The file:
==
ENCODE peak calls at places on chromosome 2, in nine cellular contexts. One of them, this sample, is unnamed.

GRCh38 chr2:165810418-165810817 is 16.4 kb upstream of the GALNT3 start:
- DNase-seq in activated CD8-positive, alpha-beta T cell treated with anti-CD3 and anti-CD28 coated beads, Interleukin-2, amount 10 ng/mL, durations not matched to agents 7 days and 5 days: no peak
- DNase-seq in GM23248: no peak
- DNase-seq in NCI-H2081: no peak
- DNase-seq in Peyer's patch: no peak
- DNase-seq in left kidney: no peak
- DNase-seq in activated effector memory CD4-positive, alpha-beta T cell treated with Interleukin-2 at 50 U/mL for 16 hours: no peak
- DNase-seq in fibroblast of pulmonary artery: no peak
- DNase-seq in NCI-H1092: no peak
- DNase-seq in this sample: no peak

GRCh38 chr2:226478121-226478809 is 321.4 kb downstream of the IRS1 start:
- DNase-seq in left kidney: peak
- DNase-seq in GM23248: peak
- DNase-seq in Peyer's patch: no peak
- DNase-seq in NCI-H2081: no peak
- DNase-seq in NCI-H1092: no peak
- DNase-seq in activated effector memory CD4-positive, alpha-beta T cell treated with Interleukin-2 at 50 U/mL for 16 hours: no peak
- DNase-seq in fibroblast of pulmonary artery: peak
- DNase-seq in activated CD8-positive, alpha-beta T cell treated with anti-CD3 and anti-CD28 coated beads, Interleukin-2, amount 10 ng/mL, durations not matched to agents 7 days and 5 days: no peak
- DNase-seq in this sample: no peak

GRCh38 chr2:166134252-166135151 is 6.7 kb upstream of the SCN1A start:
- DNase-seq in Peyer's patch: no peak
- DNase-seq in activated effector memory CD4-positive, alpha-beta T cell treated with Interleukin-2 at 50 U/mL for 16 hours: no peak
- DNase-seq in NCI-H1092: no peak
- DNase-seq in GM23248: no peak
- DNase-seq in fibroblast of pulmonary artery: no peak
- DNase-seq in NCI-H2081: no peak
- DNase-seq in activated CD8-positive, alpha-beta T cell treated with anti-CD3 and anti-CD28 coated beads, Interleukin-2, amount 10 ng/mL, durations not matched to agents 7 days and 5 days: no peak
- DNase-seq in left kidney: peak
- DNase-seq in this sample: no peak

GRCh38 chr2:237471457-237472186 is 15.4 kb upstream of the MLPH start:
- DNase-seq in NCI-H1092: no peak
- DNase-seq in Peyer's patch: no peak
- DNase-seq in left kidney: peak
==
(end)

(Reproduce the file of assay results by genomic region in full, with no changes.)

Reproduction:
ENCODE peak calls at places on chromosome 2, in nine cellular contexts. One of them, this sample, is unnamed.

GRCh38 chr2:165810418-165810817 is 16.4 kb upstream of the GALNT3 start:
- DNase-seq in activated CD8-positive, alpha-beta T cell treated with anti-CD3 and anti-CD28 coated beads, Interleukin-2, amount 10 ng/mL, durations not matched to agents 7 days and 5 days: no peak
- DNase-seq in GM23248: no peak
- DNase-seq in NCI-H2081: no peak
- DNase-seq in Peyer's patch: no peak
- DNase-seq in left kidney: no peak
- DNase-seq in activated effector memory CD4-positive, alpha-beta T cell treated with Interleukin-2 at 50 U/mL for 16 hours: no peak
- DNase-seq in fibroblast of pulmonary artery: no peak
- DNase-seq in NCI-H1092: no peak
- DNase-seq in this sample: no peak

GRCh38 chr2:226478121-226478809 is 321.4 kb downstream of the IRS1 start:
- DNase-seq in left kidney: peak
- DNase-seq in GM23248: peak
- DNase-seq in Peyer's patch: no peak
- DNase-seq in NCI-H2081: no peak
- DNase-seq in NCI-H1092: no peak
- DNase-seq in activated effector memory CD4-positive, alpha-beta T cell treated with Interleukin-2 at 50 U/mL for 16 hours: no peak
- DNase-seq in fibroblast of pulmonary artery: peak
- DNase-seq in activated CD8-positive, alpha-beta T cell treated with anti-CD3 and anti-CD28 coated beads, Interleukin-2, amount 10 ng/mL, durations not matched to agents 7 days and 5 days: no peak
- DNase-seq in this sample: no peak

GRCh38 chr2:166134252-166135151 is 6.7 kb upstream of the SCN1A start:
- DNase-seq in Peyer's patch: no peak
- DNase-seq in activated effector memory CD4-positive, alpha-beta T cell treated with Interleukin-2 at 50 U/mL for 16 hours: no peak
- DNase-seq in NCI-H1092: no peak
- DNase-seq in GM23248: no peak
- DNase-seq in fibroblast of pulmonary artery: no peak
- DNase-seq in NCI-H2081: no peak
- DNase-seq in activated CD8-positive, alpha-beta T cell treated with anti-CD3 and anti-CD28 coated beads, Interleukin-2, amount 10 ng/mL, durations not matched to agents 7 days and 5 days: no peak
- DNase-seq in left kidney: peak
- DNase-seq in this sample: no peak

GRCh38 chr2:237471457-237472186 is 15.4 kb upstream of the MLPH start:
- DNase-seq in NCI-H1092: no peak
- DNase-seq in Peyer's patch: no peak
- DNase-seq in left kidney: peak